For Danish speakers Henrik Hansen also offers his opinion on the Danish People's Party case.

Thursday, December 21, 2006

Animal sex and christmas cards - Danish politics in the eyes of the international press

For a party that seems to be against everything that has to do with globalization and international collaboration the Danish People's Party is quite comfortable with the international press. Within the last month they have been appearing in two major international news outlets.

Animal sex proposal spurs call for referendum
Reuters, 30th of November 2006

Danish populist party blasts government for removing 'Christmas' in holiday greetings
Associated Press, 21st of December 2006

Bad news is good news - also in Brussels

The negative slant to media coverage of the the European Union is a source of permanent headache to the people in Brussels. They are, as I, convinced there are plenty of good news to pass on but somehow these stories are rarely found in the papers.

In a study of British journalists Gavin reaches the conclusion that this trend is perfectly natural. Not because Brussels is nested with corruption and deception but because "bad news is good news" - and decision-makers and civil servants in Brussels need to cope better with that. Gavin explains:

"... newspaper people might come to the conclusion that Europe's serious deficiencies outweigh the more abstract and less tangible benefits it has brought us over decades. And stories headlined 'Still no war after fifty years!' or 'Europe continues to give us a level of prosperity we might not otherwise have' are always going to loose the battle for column inches to reports beginning with 'Beef war with France, again!'"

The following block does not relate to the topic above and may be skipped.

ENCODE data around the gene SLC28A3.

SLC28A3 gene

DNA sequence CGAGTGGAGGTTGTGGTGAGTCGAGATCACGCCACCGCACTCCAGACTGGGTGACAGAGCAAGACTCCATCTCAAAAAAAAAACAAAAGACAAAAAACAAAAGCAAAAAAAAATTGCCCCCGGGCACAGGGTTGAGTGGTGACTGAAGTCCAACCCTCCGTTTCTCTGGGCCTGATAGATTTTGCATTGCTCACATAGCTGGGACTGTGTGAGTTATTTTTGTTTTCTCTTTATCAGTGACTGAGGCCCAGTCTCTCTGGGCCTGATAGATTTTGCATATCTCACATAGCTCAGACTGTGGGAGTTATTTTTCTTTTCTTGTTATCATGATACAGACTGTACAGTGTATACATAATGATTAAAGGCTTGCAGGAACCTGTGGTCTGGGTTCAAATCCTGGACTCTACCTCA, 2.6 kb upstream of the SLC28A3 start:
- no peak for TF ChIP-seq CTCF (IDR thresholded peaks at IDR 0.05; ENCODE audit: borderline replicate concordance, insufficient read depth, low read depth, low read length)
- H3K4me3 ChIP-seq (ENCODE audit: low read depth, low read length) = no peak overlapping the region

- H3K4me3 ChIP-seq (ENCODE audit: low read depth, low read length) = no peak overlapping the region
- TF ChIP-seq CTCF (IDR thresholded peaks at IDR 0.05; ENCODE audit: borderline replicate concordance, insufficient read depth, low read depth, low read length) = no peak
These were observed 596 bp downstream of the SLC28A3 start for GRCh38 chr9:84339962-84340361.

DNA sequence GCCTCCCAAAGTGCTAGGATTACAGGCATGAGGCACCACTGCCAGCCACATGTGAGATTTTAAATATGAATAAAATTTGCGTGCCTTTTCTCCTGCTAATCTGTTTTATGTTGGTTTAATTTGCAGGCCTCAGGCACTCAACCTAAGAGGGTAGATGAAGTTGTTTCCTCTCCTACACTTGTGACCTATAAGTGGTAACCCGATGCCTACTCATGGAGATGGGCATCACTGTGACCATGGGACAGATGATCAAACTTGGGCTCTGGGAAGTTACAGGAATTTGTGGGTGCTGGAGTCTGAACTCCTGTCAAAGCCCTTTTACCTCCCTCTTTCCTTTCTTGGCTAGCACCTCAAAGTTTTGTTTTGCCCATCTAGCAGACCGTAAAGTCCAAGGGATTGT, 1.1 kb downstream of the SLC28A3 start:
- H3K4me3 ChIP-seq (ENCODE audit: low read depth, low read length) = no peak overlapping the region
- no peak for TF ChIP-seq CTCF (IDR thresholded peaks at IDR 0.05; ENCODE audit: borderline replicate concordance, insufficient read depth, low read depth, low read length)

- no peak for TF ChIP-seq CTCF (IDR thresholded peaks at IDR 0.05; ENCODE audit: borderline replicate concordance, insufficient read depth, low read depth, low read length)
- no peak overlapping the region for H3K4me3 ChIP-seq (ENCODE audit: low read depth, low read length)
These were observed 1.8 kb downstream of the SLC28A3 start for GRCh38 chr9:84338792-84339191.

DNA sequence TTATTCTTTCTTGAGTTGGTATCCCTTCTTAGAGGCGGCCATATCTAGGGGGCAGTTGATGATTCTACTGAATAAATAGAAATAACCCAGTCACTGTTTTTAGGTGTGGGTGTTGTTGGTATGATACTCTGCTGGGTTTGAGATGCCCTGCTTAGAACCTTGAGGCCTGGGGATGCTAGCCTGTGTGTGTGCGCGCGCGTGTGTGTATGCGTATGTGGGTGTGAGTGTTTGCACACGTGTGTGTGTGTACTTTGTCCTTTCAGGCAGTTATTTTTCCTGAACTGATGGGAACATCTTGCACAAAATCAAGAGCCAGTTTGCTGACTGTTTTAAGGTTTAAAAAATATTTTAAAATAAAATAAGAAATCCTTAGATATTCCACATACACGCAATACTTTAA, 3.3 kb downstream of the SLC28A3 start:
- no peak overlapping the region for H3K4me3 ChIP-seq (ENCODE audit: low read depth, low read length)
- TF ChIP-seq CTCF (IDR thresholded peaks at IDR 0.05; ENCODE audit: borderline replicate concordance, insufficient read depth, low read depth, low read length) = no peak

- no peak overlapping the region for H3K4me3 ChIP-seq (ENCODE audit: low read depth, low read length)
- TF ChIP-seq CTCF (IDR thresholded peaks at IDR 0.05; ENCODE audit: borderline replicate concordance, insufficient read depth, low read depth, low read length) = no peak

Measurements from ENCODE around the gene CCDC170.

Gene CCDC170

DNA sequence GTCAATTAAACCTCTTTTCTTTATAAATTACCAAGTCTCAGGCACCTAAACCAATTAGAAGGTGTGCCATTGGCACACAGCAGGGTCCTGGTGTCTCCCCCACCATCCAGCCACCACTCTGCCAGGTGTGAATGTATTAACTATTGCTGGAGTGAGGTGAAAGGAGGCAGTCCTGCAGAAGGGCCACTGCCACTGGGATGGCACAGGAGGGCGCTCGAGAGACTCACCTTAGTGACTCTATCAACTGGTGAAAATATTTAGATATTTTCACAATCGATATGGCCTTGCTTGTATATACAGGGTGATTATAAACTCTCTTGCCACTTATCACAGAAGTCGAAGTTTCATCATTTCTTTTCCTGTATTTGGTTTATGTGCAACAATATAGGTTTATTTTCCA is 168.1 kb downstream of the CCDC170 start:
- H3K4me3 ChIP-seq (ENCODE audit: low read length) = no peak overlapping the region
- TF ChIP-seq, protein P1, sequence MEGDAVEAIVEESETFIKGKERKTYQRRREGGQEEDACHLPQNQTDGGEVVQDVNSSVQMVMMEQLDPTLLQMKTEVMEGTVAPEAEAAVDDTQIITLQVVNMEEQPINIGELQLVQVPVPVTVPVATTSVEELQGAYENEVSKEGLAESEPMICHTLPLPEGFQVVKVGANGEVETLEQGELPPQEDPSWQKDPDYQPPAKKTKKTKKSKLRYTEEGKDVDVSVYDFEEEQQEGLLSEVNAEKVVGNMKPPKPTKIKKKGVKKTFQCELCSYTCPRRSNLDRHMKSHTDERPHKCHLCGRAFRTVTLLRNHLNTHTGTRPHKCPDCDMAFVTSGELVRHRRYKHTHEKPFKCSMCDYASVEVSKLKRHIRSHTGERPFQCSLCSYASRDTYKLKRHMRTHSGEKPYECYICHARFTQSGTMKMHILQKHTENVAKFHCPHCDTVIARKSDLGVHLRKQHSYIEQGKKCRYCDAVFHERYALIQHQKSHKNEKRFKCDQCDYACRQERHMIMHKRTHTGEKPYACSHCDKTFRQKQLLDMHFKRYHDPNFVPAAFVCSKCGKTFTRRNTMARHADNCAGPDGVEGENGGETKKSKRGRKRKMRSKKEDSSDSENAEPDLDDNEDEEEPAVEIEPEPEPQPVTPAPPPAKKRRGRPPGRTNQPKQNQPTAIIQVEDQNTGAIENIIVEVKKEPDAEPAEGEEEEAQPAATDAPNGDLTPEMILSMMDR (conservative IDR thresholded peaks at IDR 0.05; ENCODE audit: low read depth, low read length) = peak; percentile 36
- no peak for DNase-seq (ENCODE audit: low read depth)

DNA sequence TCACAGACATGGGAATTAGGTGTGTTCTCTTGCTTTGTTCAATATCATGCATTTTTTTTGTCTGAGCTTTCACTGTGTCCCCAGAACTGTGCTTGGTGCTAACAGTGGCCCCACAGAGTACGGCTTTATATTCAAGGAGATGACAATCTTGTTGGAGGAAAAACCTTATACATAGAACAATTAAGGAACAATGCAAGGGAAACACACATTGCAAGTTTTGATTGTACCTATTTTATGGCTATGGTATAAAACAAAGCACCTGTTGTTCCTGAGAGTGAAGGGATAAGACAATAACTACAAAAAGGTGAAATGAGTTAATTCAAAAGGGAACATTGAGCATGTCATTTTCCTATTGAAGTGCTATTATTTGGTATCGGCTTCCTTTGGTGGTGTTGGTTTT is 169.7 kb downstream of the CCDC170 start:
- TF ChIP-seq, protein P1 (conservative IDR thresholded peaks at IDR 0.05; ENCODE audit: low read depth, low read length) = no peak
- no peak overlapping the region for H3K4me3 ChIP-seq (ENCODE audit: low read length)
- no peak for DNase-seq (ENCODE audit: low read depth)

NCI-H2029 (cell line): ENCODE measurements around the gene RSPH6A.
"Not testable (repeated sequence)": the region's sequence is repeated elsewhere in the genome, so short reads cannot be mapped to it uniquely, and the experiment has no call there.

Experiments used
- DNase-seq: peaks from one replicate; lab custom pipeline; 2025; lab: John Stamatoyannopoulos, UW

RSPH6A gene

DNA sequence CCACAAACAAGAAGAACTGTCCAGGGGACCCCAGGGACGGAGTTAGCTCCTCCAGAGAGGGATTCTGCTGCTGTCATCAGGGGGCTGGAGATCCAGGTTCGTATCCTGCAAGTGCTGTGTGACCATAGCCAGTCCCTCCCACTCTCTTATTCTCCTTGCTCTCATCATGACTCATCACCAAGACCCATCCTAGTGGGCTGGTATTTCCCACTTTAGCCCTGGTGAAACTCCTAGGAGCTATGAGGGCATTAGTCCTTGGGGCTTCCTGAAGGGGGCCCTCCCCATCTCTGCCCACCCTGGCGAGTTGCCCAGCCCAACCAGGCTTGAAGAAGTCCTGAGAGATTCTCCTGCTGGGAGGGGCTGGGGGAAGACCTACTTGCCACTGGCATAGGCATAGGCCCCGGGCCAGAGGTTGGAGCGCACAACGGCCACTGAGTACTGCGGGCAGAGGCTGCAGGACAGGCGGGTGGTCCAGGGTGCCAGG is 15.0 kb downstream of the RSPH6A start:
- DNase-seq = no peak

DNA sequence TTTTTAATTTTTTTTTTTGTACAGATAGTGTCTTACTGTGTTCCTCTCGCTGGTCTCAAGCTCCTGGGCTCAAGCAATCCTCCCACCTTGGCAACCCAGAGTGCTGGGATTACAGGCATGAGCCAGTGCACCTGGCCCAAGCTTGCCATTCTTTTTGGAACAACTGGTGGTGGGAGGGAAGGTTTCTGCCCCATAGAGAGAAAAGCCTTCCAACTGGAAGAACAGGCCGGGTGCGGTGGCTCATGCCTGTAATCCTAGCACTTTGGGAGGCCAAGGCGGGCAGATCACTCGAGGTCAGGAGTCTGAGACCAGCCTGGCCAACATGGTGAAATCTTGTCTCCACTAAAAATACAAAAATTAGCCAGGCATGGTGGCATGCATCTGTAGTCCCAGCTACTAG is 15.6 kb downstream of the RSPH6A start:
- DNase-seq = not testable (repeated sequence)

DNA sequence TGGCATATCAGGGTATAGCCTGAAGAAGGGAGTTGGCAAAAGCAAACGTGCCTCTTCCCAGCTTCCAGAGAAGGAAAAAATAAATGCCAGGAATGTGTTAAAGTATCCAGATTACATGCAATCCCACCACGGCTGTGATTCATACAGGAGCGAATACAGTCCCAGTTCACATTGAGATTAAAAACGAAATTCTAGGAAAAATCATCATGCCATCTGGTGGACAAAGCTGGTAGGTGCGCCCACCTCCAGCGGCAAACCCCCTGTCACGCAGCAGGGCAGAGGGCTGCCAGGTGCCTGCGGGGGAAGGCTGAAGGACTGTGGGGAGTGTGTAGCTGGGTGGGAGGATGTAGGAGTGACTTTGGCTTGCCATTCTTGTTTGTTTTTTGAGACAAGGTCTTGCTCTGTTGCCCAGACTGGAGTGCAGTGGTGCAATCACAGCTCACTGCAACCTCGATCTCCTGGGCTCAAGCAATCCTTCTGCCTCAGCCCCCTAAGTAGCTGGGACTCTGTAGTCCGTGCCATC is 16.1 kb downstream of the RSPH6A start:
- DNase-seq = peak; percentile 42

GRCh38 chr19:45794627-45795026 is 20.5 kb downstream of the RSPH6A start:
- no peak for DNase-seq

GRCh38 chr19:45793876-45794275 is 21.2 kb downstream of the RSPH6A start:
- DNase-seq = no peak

In Gavin, N.T (2001): British journalists in the spotlight. Europe and media research. Journalism vol 2(3), pp. 299-314.

Friday, December 15, 2006

Sex computer game for women

Sex computer games are traditionally intended for a male audience with very few - to say absolute none at all - games produces for women. Earlier this year game designer Heather Kelley from Ubisoft introduced the worlds first sex game for women. In her game she presents a bunny, Lapis, as the new Leisure Sweet Larry. Players touch and stroke the animal and travels higher into the sky as they rub.

In an interview with WomenGamers.Com Heather Kelley explains about her idea:

"The idea is not to be pornographic in any sense, but to use sexual pleasure as a metaphor for magical freedom and flight, things much more about the imaginations, not looking at naked bodies or anything about that. It is about sex, but not overtly sexual.

I was looking at things that appealed to women as players and things that dealt with fantasy. Fantasy is a strong element of sexuality and I wanted to work with it, but not in a literal way. There was a certain aesthetic that I wanted, a feeling of freedom and release, so the concept, in full, would allow much further travel – the demo is sort of scratching the surface."

The game is designed for a Nintendo DS.

Try out the game here. Before playing you need to download Virtools Web Player. Game controls are explained on the Lapis web page.

Read Heather Kelley's thoughts about the game design in her concept presentation

Read what women gamers have to say about Lapis at the WomenGamers.Com discussion forum.